FILED: October 6, 2010

IN THE COURT OF APPEALS OF THE STATE OF OREGON

STATE OF OREGON,

Plaintiff-Respondent,

v.

SAMANTHA JO VAN NOSTERN,

Defendant-Appellant.

Umatilla County Circuit Court
CFH080127
A142502

Daniel J. Hill, Judge.

Submitted on September 03, 2010.

Peter Gartlan, Chief Defender, and Kristin A. Carveth, Deputy Public Defender, Office of Public Defense Services, filed the brief for appellant.

John R. Kroger, Attorney General, David B. Thompson, Interim Solicitor General, and Greg Rios, Assistant Attorney General, filed the brief for respondent.

Before Haselton, Presiding Judge, and Armstrong, Judge, and Duncan, Judge.

PER CURIAM

Convictions on Counts 1 and 2 reversed; remanded for resentencing; otherwise affirmed.

PER CURIAM

Defendant appeals a judgment of conviction for delivery of methamphetamine (Count 1), ORS 475.890(2), and possession of methamphetamine (Count 2), ORS 475.894.(1)  A discussion of the facts would not benefit the bench, the bar, or the public.  On appeal, defendant assigns error to the trial court's denial of her motion for judgment of acquittal (MJOA) on Counts 1 and 2, contending that "the state failed to offer any evidence that defendant constructively possessed the methamphetamine--that is, that she had the right to exercise control over it"--because "the vehicle [that defendant was driving] did not belong to [her] and she had only been driving it for a few minutes."  The state concedes that, in the totality of the circumstances of this case, "the evidence was insufficient to establish that defendant possessed methamphetamine that police discovered in the center console of a car that she was driving but did not own."  As the predicate for that concession, the state cites State v. Casey, 346 Or 54, 62-63, 203 P3d 202 (2009), in which the court reasoned that mere proximity to contraband, "for a brief period of time and, without more, is not sufficient to establish constructive possession."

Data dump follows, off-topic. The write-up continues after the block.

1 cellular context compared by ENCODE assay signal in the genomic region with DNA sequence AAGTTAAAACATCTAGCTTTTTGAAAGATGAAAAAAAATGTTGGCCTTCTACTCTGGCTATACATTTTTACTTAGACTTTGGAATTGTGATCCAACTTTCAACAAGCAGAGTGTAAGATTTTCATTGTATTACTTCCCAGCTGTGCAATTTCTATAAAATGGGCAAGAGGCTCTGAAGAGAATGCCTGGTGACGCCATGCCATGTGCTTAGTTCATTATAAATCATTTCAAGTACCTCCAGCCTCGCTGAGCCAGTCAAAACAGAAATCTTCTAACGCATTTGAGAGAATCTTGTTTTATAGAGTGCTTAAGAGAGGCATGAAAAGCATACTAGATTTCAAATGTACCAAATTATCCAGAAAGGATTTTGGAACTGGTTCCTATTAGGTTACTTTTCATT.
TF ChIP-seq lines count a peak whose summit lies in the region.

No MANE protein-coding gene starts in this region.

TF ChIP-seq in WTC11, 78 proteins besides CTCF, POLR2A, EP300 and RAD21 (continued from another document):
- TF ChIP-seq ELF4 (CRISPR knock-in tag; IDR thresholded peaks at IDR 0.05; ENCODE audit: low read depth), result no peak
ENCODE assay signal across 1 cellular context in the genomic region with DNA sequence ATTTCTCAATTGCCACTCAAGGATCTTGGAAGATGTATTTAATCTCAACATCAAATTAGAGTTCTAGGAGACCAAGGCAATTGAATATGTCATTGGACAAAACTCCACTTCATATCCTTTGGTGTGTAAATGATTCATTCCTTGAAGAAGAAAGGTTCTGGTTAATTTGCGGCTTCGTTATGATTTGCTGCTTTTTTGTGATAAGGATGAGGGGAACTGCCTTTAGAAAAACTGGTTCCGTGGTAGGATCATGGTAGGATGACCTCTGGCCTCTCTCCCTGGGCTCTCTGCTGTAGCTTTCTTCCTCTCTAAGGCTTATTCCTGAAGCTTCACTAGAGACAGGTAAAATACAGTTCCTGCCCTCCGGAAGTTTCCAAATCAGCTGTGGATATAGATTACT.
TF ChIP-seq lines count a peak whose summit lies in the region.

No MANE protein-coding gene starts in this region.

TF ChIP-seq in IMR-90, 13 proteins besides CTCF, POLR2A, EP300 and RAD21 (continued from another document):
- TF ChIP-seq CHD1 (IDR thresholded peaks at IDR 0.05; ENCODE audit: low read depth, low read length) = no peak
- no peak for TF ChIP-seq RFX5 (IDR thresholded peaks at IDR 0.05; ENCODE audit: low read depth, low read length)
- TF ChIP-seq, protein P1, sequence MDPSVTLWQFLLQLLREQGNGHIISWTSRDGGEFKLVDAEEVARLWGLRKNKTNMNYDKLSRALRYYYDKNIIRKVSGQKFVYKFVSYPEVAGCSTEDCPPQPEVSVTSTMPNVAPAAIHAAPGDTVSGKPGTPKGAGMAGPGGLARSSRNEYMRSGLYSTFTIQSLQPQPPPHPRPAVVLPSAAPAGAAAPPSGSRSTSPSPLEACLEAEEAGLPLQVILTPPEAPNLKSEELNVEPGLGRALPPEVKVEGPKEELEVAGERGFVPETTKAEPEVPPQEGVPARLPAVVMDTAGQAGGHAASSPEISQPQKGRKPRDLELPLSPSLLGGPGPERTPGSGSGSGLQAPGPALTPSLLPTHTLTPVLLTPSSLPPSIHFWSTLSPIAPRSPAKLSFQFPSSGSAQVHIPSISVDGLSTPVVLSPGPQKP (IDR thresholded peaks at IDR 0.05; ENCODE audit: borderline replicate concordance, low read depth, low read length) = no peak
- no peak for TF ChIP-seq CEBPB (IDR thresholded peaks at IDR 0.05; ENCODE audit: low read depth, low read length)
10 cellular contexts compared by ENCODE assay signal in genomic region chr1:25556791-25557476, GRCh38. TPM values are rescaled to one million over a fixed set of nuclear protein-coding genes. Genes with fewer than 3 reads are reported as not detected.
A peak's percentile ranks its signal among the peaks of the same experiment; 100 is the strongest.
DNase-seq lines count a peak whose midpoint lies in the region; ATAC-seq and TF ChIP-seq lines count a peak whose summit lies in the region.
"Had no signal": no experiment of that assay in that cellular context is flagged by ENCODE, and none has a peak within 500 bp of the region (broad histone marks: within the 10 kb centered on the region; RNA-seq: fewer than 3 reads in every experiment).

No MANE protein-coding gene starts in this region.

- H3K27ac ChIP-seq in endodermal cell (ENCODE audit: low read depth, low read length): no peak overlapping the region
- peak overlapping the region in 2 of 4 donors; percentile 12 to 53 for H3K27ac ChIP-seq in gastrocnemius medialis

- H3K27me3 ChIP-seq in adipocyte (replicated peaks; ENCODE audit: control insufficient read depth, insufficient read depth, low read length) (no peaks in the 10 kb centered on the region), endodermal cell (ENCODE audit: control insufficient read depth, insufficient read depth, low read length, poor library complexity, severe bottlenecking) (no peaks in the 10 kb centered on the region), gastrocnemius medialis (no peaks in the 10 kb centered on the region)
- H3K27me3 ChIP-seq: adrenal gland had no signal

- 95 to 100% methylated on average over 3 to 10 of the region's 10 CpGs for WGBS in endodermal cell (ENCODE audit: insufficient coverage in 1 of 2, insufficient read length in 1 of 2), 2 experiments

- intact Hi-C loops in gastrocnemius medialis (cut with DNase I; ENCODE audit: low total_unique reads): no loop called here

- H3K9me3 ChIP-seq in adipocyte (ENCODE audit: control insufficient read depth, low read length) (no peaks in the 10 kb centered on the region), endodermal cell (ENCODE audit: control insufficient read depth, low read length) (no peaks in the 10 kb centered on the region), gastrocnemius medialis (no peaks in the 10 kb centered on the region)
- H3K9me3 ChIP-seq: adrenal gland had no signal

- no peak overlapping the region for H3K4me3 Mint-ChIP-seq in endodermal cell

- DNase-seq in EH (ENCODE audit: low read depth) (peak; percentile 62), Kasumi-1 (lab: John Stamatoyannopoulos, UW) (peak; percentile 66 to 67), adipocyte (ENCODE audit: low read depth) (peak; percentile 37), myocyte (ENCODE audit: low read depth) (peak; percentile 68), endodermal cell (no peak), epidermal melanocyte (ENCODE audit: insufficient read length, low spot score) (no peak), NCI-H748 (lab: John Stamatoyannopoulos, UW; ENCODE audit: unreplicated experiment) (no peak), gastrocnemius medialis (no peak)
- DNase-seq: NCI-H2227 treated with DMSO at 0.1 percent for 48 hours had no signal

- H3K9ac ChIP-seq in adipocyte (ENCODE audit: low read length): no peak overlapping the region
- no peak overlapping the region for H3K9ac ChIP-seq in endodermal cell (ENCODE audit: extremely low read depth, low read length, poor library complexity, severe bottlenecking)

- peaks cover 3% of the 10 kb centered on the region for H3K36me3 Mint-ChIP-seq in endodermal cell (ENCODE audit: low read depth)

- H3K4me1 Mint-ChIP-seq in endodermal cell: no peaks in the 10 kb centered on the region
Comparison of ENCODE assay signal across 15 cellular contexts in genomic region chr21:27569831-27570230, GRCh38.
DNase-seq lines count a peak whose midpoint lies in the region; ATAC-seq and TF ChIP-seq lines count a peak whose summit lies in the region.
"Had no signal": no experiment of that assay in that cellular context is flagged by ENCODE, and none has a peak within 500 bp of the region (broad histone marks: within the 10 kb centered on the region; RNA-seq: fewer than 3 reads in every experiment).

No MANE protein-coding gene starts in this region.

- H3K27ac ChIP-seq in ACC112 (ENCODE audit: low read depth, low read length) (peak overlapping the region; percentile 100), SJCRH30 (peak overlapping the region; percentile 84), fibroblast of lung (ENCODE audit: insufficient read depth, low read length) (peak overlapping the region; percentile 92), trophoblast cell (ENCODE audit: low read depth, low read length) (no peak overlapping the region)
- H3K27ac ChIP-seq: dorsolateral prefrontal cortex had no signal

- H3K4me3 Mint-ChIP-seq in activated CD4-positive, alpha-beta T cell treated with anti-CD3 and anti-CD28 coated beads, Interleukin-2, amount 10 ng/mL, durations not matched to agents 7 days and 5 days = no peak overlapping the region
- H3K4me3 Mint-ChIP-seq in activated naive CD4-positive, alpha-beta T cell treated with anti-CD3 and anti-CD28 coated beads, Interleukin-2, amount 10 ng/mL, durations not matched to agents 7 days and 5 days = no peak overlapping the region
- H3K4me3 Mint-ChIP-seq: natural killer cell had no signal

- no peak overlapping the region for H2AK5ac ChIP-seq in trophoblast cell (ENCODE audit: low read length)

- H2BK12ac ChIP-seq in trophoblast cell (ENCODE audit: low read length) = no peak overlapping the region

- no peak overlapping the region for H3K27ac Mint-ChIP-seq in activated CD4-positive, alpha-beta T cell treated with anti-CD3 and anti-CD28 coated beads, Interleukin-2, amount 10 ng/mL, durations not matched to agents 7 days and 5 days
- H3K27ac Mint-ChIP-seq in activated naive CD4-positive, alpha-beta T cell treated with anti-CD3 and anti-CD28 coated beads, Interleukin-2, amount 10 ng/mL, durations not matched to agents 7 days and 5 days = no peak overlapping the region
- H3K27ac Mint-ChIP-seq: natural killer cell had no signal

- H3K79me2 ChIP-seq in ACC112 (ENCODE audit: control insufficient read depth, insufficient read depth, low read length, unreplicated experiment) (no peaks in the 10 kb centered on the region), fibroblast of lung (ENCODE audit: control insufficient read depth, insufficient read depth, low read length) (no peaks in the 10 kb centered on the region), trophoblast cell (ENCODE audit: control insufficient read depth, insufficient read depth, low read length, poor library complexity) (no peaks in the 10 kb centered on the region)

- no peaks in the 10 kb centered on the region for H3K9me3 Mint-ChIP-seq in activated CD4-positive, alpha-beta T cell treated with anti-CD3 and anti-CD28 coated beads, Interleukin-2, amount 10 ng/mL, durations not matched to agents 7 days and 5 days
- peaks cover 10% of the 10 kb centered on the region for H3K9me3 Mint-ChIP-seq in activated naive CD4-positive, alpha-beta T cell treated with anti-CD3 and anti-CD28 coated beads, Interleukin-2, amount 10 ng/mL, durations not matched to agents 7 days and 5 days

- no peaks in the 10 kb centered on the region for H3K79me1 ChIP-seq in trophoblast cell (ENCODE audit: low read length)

We agree with the state that, in the circumstances presented here, the trial court erred in denying the MJOA and accept the state's concession.  Accordingly, we reverse defendant's convictions on Counts 1 and 2 and remand for resentencing, which obviates the need to address her remaining assignment of error concerning the exclusion of evidence.

Convictions on Counts 1 and 2 reversed; remanded for resentencing; otherwise affirmed.


1. Defendant was also convicted of failure to carry or present a driver's license.  ORS 807.570.  On appeal, defendant does not challenge that conviction.

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